During your Pilates practice, and during your everyday life, good posture is a constant necessity…and challenge for most of us. Proper alignment keeps us out of pain’s range, reduces stress, and helps us stay younger, longer.
Joseph Pilates emphasized our need for neck strength, flexibility, and mobility through many of his exercises. While executing each motion, it's extremely important to maintain a neutral and stable neck. We need our muscles surrounding our neck strong enough to support the weight of our head, especially when moving through space in different positions. We benefit from neck flexibility to keep the head and shoulders moving to their full capacity. Being able to mobilize the joints of the neck enables us to function with no pain, makes us less prone to injury, ensures good posture, and allows us to carry less stress.
There are many common errors in neck placement during exercises.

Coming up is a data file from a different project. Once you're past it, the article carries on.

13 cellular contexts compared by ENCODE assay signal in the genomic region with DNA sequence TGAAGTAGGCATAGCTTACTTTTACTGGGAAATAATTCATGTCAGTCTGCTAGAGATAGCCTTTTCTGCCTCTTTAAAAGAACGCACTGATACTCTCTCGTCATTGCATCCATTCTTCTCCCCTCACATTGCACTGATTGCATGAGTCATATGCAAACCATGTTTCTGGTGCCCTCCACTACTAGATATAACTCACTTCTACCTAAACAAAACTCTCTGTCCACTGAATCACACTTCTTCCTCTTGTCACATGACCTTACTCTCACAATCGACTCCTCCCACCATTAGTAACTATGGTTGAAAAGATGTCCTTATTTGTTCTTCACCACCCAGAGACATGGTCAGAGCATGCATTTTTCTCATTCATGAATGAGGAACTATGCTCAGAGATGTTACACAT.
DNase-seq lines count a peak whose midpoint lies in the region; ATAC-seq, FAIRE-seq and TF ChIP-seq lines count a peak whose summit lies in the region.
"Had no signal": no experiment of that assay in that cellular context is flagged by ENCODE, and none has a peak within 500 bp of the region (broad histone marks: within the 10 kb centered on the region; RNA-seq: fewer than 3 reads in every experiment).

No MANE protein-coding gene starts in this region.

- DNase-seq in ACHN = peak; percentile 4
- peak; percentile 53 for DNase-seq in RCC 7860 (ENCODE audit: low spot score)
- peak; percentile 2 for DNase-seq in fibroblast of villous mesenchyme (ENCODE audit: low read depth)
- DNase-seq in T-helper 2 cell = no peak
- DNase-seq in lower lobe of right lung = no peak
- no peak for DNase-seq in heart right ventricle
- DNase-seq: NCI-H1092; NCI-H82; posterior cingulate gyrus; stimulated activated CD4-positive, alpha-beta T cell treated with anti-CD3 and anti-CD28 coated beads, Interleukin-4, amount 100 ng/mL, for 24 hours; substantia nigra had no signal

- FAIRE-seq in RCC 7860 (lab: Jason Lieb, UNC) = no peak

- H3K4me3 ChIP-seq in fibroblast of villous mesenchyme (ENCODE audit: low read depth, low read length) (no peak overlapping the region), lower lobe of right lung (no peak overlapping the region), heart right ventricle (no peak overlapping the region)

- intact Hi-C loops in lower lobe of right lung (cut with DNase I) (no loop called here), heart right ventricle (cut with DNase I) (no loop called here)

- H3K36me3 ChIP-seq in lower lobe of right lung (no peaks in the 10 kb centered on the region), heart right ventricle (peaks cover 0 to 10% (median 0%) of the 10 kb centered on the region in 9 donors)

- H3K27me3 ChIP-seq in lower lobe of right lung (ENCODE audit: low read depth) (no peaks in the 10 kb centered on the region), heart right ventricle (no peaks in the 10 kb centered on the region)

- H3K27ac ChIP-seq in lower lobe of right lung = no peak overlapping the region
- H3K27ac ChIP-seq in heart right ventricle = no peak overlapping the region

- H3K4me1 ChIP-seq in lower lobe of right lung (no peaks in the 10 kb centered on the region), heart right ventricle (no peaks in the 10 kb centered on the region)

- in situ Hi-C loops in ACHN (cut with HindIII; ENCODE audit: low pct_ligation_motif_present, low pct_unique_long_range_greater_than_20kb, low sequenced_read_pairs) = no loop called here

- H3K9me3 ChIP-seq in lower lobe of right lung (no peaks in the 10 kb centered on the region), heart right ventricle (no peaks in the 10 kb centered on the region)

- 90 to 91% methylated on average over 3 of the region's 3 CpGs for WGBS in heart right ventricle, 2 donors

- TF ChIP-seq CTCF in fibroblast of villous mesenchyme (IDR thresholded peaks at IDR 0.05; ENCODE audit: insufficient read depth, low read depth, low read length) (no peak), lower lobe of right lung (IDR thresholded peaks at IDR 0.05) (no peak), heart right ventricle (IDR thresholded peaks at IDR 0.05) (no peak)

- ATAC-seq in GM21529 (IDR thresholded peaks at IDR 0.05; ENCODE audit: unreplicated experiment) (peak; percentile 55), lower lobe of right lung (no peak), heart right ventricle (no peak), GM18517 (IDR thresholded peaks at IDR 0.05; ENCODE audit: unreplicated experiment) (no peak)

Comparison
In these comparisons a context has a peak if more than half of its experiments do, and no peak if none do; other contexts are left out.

When in positions like a plank, the head tends to sink towards the ground and tuck. Try keeping the muscles on the back of the neck activated to level the head and neck. Another common situation when alignment is lost is when lifting the spine into extension. This causes excessive stress on the posterior side. People experiencing this tend to extend the head and neck too far when lengthening. Another error can be found when coming into a chest lift or an ab crunch; The chin tends to tightly tuck or stay too lifted. One fun way to correct this issue is to visualize holding an orange between the chin and chest throughout the entirety of an exercise. Overall, the neck and head need to stay in alignment with the upper back.
Keeping stable neck alignment decreases the risk of pain and imbalance throughout the body.
Losing the neutral position can cause unnecessary stress. On the flip side, keeping an elongated neck can help destress the spine even through daily motions or stressful situations. Preventing these common errors in our everyday lives and throughout our Pilates practice, allows us to reap the benefits of a healthy and happy neck, shoulders, and spine.
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